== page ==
Someone once told me that being a teacher is a lonely job. It didn’t make sense at first. I mean teachers need to teach people right? But for myself, being a high school teacher I can see it now.
My students aren’t my peers. And other teachers, well as lovely and as well meaning as they are they may not understand what’s happening in my classroom, and what I need. Or I may not want to talk to them because of ‘school politics’.
So when I come up against a problem in the classroom, it can be difficult to know who to turn to. I have often caught myself wondering… ‘Who else might know exactly why …?’
Enter ‘Why don’t students like school? – A cognitive scientist answers questions about how the mind works and what it means for the classroom.’
Getting access to a cognitive (brain) scientist who has the research to back up claims is refreshing. Because even though we may not realise, there are plenty of myths going around education.
- Learning styles
- Students emulating experts or learning basics
- Drills and their importance in learning
And it’s nice to get an informed, reasoned opinion to help even the not so scientific people like me.
Now this book isn’t new. In fact it is about 10 years old at the time this review is being written. But the truth is there are nine questions that are thoroughly answered in this book and they are all still relevant today.
I remember the first time I read this book I read a couple of pages and had to put it down to let my mind race on the information. I was new yes, but I did feel like someone had handed me the answer sheet to the ‘teaching test’.
I really like the fact that this book sets out to answer typical questions that are asked by educators, parents and students.
- Why don’t students like school?
- How can I teach students the skills they need when standardized tests require only facts?
- Why do students remember everything that is on Television, and forget everything I say?
- Why is it so hard for students to understand abstract ideas?
- Is drilling worth it?
- What’s the secret to getting students to think like real scientists, mathematicians, and historians?
- How should I adjust my teaching for different types of learners?
- How can I help slow learners?
- What about my mind?
I also like the fact that when science doesn’t have an answer, you get told.
This book is relevant to teachers. And the author has done their best to make it a good resource for teachers.
Everything is backed up with resources that you can read, and are highlighted at the end of each chapter.
Books written by experts like this not only give an insight but help restore some of that motivation that wears away with time. Especially when they are this relevant to what’s happening in the classroom.
There isn’t enough space in this review to go through the entire book, but I would like to go through what I found important. And what stuck with me from when I first read it.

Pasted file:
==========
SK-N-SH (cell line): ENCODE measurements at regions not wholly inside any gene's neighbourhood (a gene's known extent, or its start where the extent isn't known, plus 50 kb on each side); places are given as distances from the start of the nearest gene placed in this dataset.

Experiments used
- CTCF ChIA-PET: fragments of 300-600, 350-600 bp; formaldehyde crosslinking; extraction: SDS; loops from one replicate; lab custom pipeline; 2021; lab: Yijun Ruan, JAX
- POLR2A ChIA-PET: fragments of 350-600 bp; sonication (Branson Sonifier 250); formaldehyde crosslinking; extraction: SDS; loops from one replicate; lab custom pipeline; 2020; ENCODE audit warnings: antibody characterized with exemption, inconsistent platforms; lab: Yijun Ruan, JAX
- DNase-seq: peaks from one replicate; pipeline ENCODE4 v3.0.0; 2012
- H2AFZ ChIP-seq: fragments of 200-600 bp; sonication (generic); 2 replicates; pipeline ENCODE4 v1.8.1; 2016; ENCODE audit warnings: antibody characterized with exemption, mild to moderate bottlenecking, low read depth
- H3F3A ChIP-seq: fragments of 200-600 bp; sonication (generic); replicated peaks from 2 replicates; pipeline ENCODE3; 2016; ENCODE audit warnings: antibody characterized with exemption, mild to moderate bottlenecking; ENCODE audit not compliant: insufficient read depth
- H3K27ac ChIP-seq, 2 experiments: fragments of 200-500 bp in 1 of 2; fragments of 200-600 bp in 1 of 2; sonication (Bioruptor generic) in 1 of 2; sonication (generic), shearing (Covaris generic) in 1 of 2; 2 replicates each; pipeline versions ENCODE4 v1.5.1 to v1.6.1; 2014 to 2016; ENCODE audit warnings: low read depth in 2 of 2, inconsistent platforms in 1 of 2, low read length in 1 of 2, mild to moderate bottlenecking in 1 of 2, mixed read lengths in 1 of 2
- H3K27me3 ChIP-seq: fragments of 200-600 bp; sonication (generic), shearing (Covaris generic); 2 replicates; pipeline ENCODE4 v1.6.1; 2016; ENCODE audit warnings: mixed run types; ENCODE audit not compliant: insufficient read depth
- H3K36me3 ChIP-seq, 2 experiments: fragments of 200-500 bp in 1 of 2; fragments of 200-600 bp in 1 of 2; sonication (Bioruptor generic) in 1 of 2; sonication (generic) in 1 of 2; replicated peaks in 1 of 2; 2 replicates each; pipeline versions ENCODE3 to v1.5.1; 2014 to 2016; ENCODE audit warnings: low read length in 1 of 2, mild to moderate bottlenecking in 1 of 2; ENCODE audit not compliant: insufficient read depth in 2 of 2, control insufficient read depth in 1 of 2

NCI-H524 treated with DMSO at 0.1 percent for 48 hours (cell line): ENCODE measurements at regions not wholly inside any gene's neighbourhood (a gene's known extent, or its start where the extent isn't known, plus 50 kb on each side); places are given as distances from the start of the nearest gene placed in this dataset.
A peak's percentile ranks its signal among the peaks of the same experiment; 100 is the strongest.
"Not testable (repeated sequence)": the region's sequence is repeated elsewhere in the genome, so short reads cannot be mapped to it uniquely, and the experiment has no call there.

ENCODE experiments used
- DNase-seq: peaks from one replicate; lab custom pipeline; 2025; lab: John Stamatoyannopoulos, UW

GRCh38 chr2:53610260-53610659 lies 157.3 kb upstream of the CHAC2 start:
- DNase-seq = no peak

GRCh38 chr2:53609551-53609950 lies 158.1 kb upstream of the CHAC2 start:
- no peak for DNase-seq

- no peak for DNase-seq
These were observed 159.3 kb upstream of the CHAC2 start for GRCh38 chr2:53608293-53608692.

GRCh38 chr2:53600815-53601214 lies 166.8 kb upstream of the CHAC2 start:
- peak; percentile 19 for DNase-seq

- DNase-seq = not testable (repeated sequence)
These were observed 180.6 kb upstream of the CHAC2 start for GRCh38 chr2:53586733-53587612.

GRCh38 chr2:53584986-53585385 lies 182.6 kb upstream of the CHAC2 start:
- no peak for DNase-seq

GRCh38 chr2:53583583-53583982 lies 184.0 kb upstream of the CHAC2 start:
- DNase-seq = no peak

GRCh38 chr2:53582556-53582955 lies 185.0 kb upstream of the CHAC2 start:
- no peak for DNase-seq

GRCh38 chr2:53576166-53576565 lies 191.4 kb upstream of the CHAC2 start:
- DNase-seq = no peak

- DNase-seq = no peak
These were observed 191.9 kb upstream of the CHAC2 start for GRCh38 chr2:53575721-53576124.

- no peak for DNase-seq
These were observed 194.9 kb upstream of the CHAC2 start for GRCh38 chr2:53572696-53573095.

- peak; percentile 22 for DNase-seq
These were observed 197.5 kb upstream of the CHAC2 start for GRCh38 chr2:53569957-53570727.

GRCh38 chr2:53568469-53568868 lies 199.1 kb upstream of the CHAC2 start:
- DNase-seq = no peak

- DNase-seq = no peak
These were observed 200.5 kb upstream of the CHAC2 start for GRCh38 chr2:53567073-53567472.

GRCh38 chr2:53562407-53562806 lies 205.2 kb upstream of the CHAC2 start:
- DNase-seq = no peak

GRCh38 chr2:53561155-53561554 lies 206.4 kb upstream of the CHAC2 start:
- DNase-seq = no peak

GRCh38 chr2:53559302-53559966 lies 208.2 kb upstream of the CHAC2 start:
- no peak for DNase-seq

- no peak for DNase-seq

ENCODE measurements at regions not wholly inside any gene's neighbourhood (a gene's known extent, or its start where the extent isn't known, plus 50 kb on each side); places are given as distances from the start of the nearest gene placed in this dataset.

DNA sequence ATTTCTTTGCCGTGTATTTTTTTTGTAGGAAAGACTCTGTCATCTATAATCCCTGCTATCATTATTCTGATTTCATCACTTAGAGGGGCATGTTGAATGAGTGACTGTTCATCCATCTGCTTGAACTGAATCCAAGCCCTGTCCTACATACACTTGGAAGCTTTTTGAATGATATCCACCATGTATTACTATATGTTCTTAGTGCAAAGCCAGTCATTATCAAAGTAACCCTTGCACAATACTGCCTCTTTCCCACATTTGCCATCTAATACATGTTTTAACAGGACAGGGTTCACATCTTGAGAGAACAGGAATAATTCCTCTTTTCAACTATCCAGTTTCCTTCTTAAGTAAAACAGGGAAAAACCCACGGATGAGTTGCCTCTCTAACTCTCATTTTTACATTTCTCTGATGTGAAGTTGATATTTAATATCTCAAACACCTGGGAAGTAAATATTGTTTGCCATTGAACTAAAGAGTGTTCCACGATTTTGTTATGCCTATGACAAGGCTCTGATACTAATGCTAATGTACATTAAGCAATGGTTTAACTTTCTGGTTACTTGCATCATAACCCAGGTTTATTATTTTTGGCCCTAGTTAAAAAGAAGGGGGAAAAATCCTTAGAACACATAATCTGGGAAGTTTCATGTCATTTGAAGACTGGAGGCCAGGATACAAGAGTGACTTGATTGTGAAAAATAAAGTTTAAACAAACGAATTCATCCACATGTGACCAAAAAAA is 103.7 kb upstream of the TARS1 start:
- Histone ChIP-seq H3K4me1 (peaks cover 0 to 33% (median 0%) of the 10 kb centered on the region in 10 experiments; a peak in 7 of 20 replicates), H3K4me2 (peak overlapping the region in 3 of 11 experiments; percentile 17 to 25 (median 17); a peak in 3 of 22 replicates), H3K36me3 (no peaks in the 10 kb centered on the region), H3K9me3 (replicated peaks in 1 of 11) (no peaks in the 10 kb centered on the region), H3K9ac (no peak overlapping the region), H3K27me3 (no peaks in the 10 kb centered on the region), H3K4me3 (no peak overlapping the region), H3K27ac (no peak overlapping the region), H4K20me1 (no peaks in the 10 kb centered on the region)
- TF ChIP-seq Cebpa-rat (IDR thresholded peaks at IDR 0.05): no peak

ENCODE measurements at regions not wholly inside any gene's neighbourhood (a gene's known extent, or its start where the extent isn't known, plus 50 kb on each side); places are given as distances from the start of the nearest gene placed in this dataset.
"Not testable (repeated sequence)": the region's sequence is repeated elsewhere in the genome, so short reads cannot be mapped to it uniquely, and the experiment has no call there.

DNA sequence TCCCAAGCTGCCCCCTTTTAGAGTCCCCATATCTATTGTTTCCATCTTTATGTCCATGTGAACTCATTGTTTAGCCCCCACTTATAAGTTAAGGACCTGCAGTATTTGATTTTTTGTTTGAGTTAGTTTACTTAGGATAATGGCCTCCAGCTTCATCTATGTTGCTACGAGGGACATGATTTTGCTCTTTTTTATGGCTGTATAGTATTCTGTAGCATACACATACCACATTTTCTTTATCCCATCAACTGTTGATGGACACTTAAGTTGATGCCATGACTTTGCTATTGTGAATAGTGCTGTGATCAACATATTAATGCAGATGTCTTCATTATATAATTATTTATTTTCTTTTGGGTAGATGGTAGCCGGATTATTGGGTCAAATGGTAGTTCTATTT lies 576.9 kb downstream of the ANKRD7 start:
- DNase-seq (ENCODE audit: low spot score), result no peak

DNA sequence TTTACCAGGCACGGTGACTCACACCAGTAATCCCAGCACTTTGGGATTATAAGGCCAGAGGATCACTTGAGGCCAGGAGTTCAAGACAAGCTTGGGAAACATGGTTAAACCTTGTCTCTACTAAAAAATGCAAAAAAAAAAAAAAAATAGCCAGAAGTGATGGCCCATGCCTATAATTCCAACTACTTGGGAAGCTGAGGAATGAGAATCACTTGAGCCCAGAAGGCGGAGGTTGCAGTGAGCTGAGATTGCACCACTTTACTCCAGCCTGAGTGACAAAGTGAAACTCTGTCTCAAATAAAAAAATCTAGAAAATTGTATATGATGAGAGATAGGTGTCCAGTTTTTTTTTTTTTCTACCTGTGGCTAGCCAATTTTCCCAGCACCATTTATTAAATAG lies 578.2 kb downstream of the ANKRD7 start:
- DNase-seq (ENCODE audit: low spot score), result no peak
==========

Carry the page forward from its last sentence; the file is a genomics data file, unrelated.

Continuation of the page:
1. The brain works by learning a little at a time
Some people are luckier than others. They can take in a little more information at one time. But even for those lucky ones, it’s more about how often you look at something, rather than how ‘hard’ you look at it (like what a student might do the night before a big test)
Doing a little bit every day gives the brain more chances to retain the information.
As I said before I read this when I was a new teacher (at University actually) so since seeing this in action, I’ve noticed that not only that it builds study habits and most importantly, changes someone’s identity.
Doing something simple everyday changes their identity. Which then affects their attitude towards study, or exercise or their finances.
Practically for me this means chunking things right down, finding the most important bit of information and continually going over it.
2. Beginners need to be good beginners, not pretend to be experts
Learning things takes time. Some pick it up easier than others but we all need to go through the process of being beginners. There isn’t a shortcut.
As a woodwork teacher I think other teachers think my job is easier than theirs. ‘Kids love woodwork’ I hear all the time.
And it’s true, kids do love getting to use the tools. Some see it as a right of passage.
But they like the subject not simply because they get to play with tools. Students get pitted against whatever they are making. And it’s all them. I don’t do it for them. Whatever they do is visible on the final product. (I like to tell the kids it’s ‘character’)
They are beginning, and they are happy to begin where they are. Other subjects and classes don’t tend to be as raw as this. And typically don’t celebrate ‘character’ answers.
So there you have it. My review of ‘Why students don’t like school?’ by Daniel T Willingham
If you are wondering about should you read this book then I would say yes, particularly if:
- You feel like your classes are a little mundane
- You are starting to feel like your not as motivated in your teaching
- You want a scientific look at education
Before I finish I must put in here that it is an easy to read book, written in a conversational tone. Not a science journal.
There are also plenty of diagrams to help explain different theories, conceptual models and important images (about 8 per chapter)
I enjoyed the read and think you’ll get something out of it. You can find a copy here.